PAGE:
; Collaborative interactions between Investigators in the Section of Nephrology and the Department of Cellular and Molecular Physiology at Yale have historically provided much of the experimental evidence that underlies our current understanding of normal kidney function at the cellular, tubular and whole organ level. And yet, at a time when the development of increasingly sophisticated cell and molecular biology techniques has afforded scientists the ability to manipulate the genes and proteins that control these physiologic, processes, many of the investigators involved in these studies have not acquired the technical skills necessary to identify the mechanism(s) that underlie the phenotype that they uncover. The mission of the Yale O'Brien Kidney Center Renal Physiology and Phenotyping Core (Core A) is to utilize our unique expertise in the rigorous study and understanding of renal physiology to provide highly specialized phenotypic analysis of rodents at the systemic, whole kidney and/or individual nephron segment levels. By providing expertise and training in techniques such as tubule micropuncture, in vitro and in vivo microperfusion, determination of glomerular filtration rates and renal perfusion, and continuous blood pressure measurements. Core A is designed to allow investigators to accurately define the site, mechanism and impact of genetic and/or pharmacologic manipulations on cellular, organ, and whole animal physiology. To achieve this, the Yale O'Brien Kidney Center Renal Physiology and Phenotyping Core takes advantage of 2 major strengths: 1) the specialized equipment needed to provide phenotyping .services at the systemic, whole kidney, and individual nephron segment levels, and 2) experienced and skilled personnel capable of using that equipment to generate reliable and reproducible data that are required for thorough, accurate phenotypic analysis. During the previous funding period, this Core was heavily utilized by Investigators with 19 distinct services provided to more than 40 Investigators supporting studies in 32 manuscripts.

Agency
National Institute of Health (NIH)
Institute
National Institute of Diabetes and Digestive and Kidney Diseases (NIDDK)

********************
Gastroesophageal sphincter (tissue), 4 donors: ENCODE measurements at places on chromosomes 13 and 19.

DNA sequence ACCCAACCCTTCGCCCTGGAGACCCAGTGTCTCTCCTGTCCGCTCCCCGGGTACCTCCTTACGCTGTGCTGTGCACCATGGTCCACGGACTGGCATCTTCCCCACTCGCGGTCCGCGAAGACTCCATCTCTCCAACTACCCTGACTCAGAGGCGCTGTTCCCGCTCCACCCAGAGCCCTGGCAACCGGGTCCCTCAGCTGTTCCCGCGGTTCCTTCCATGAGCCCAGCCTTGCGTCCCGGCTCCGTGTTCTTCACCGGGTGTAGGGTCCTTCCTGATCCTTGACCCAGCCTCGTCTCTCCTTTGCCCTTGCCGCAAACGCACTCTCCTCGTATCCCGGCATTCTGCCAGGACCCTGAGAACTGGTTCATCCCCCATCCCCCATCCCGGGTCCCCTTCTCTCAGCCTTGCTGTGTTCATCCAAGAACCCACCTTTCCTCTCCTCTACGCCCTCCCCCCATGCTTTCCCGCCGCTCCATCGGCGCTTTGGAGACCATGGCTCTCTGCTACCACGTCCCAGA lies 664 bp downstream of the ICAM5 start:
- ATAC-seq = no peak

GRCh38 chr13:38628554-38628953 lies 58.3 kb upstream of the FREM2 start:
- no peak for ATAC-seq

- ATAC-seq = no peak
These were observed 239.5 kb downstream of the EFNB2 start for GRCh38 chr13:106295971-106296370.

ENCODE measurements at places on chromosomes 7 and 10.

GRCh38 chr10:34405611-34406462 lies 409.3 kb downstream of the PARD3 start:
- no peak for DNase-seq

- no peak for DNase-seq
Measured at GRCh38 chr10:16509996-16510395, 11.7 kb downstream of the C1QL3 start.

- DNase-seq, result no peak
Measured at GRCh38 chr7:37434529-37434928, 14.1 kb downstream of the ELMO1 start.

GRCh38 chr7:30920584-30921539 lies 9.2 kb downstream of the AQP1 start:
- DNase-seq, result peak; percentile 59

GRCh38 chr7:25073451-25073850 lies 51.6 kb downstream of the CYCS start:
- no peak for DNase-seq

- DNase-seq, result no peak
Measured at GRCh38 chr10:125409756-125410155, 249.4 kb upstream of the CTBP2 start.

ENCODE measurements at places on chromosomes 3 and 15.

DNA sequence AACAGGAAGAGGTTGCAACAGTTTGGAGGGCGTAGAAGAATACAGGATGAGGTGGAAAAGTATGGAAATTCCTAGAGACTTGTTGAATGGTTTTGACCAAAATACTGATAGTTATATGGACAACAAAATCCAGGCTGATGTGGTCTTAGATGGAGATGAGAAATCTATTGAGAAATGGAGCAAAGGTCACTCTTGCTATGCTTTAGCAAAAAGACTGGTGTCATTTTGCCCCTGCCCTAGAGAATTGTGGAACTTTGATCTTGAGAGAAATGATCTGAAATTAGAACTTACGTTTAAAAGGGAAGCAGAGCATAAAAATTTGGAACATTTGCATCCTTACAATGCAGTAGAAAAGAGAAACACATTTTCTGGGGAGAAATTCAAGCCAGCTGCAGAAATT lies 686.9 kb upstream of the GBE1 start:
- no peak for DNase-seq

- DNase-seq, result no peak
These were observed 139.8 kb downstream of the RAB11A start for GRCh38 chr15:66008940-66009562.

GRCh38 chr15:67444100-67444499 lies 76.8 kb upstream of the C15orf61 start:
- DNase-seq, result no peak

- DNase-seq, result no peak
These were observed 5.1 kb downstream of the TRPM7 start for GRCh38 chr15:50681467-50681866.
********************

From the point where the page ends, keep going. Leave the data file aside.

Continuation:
Type
Center Core Grants (P30)
Project #
5P30DK079310-07
Application #
8734393
Study Section
Special Emphasis Panel (ZDK1-GRB-6)
Project Start
Project End
Budget Start
2014-08-01
Budget End
2015-07-31
Support Year
7
Fiscal Year
2014
Total Cost
$311,415
Indirect Cost
$124,379
Name
Yale University
Department
Type
DUNS #
043207562
City
New Haven
State
CT
Country
United States
Zip Code
06520
Greenberg, Jason H; Kakajiwala, Aadil; Parikh, Chirag R et al. (2017) Emerging biomarkers of chronic kidney disease in children. Pediatr Nephrol :
Yanda, Murali K; Liu, Qiangni; Cebotaru, Valeriu et al. (2017) Histone deacetylase 6 inhibition reduces cysts by decreasing cAMP and Ca2+ in knock-out mouse models of polycystic kidney disease. J Biol Chem 292:17897-17908
Vivante, Asaf; Ityel, Hadas; Pode-Shakked, Ben et al. (2017) Exome sequencing in Jewish and Arab patients with rhabdomyolysis reveals single-gene etiology in 43% of cases. Pediatr Nephrol 32:2273-2282
Zhou, Han; Tian, Xuefei; Tufro, Alda et al. (2017) Loss of the podocyte glucocorticoid receptor exacerbates proteinuria after injury. Sci Rep 7:9833
Kolodecik, Thomas R; Reed, Anamika M; Date, Kimie et al. (2017) The serum protein renalase reduces injury in experimental pancreatitis. J Biol Chem 292:21047-21059
CastaƱeda-Bueno, Maria; Arroyo, Juan Pablo; Zhang, Junhui et al. (2017) Phosphorylation by PKC and PKA regulate the kinase activity and downstream signaling of WNK4. Proc Natl Acad Sci U S A 114:E879-E886
Li, Yuwen; Caballero, Daniel; Ponsetto, Julian et al. (2017) Response of Npt2a knockout mice to dietary calcium and phosphorus. PLoS One 12:e0176232
Ochi, Akinobu; Chen, Dong; Schulte, Wibke et al. (2017) MIF-2/D-DT enhances proximal tubular cell regeneration through SLPI- and ATF4-dependent mechanisms. Am J Physiol Renal Physiol 313:F767-F780
Vivante, Asaf; Mann, Nina; Yonath, Hagith et al. (2017) A Dominant Mutation in Nuclear Receptor Interacting Protein 1 Causes Urinary Tract Malformations via Dysregulation of Retinoic Acid Signaling. J Am Soc Nephrol 28:2364-2376
Scholl, Ute I; Abriola, Laura; Zhang, Chengbiao et al. (2017) Macrolides selectively inhibit mutant KCNJ5 potassium channels that cause aldosterone-producing adenoma. J Clin Invest 127:2739-2750

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